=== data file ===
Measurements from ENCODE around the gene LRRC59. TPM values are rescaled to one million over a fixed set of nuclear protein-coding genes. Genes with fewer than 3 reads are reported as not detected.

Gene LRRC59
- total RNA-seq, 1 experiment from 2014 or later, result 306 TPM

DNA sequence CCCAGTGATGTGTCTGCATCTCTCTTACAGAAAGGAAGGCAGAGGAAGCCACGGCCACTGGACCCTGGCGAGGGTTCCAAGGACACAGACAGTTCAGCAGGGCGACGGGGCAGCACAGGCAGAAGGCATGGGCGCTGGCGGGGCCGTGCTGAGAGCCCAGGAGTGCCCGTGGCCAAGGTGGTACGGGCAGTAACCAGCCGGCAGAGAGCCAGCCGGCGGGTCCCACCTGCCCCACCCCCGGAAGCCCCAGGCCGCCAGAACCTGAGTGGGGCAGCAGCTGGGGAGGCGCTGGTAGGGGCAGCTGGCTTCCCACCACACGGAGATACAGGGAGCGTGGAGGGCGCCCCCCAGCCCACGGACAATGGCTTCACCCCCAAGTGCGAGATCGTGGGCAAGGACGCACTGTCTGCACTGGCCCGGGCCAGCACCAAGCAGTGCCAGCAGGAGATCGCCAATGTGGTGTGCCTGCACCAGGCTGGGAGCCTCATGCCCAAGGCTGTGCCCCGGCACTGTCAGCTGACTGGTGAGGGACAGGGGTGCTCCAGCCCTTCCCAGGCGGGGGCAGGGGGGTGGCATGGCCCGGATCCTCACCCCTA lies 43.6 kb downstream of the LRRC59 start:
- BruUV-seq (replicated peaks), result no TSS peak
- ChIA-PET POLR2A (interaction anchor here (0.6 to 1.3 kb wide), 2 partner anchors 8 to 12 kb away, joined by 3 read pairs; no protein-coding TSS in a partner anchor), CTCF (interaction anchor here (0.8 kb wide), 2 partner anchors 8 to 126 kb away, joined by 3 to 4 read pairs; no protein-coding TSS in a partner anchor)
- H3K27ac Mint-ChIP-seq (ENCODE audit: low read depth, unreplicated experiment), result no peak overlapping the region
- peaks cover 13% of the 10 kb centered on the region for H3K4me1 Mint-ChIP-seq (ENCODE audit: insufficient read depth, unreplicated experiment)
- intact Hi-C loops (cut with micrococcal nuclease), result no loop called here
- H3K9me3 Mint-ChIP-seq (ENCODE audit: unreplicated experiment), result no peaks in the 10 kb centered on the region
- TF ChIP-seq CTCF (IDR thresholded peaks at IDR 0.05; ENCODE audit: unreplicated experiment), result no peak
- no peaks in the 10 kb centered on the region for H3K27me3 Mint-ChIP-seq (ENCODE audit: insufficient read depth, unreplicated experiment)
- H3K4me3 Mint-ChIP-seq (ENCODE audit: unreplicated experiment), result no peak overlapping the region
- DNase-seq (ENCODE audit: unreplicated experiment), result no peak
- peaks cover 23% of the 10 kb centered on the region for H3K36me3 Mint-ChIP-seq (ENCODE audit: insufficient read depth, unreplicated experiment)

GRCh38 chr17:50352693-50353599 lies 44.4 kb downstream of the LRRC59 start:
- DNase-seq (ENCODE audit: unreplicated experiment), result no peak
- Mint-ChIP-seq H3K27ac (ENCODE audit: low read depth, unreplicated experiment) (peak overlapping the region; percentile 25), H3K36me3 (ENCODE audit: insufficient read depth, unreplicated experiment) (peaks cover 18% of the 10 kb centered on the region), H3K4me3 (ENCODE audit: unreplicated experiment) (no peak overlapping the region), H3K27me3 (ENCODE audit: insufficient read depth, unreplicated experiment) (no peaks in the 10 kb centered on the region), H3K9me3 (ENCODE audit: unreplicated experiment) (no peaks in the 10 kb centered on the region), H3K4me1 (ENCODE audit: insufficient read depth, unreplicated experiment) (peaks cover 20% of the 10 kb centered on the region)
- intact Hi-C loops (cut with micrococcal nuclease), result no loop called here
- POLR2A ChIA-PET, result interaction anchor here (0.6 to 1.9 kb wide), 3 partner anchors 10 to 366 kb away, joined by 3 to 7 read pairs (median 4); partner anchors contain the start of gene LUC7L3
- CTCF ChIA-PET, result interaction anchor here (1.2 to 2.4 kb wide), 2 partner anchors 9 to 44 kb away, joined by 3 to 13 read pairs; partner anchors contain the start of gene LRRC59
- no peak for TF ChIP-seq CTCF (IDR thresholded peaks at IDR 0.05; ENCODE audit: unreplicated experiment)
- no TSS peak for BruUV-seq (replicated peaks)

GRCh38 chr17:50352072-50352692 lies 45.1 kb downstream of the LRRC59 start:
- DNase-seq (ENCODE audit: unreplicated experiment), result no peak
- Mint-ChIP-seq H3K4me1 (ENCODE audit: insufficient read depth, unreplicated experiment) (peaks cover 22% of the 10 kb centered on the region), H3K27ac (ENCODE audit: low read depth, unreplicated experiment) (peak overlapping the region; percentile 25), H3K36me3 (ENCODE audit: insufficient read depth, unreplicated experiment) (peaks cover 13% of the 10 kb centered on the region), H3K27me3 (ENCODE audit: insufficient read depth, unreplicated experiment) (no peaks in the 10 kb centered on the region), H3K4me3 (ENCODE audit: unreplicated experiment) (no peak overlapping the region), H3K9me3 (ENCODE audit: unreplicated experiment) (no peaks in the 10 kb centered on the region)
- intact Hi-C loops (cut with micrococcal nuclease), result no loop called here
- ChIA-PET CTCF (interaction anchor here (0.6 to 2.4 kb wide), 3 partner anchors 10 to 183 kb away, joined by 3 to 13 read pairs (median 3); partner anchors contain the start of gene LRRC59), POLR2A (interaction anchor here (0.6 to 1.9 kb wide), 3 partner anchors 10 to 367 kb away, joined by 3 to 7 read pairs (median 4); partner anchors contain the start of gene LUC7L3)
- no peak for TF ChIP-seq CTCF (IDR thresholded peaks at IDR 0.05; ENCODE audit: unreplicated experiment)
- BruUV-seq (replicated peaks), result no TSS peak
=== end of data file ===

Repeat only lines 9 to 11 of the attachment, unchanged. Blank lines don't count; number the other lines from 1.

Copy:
- intact Hi-C loops (cut with micrococcal nuclease), result no loop called here
- H3K9me3 Mint-ChIP-seq (ENCODE audit: unreplicated experiment), result no peaks in the 10 kb centered on the region
- TF ChIP-seq CTCF (IDR thresholded peaks at IDR 0.05; ENCODE audit: unreplicated experiment), result no peak